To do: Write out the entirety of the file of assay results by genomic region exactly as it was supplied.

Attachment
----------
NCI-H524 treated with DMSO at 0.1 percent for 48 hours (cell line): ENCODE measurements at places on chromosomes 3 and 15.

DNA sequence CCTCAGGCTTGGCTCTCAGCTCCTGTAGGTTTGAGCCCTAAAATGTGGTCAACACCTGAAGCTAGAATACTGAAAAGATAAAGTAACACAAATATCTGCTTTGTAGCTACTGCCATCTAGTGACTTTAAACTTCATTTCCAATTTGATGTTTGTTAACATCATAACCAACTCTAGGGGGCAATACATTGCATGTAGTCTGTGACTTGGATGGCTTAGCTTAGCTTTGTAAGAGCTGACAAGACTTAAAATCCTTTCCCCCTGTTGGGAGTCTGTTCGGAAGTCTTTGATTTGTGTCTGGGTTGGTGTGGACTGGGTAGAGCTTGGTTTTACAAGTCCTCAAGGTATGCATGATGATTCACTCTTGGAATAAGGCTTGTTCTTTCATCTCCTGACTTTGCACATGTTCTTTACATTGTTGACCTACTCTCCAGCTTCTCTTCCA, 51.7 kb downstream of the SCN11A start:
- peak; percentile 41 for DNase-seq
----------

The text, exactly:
NCI-H524 treated with DMSO at 0.1 percent for 48 hours (cell line): ENCODE measurements at places on chromosomes 3 and 15.

DNA sequence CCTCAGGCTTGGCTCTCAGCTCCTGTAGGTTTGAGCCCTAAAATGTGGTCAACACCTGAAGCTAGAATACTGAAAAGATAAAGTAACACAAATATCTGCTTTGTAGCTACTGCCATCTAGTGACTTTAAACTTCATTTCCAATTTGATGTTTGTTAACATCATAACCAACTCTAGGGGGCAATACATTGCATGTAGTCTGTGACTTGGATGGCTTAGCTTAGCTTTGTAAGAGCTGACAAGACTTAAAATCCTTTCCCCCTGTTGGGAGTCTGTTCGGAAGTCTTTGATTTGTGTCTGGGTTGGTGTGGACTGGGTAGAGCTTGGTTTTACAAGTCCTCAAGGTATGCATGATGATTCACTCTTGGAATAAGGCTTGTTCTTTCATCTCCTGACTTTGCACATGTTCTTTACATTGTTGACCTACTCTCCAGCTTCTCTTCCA, 51.7 kb downstream of the SCN11A start:
- peak; percentile 41 for DNase-seq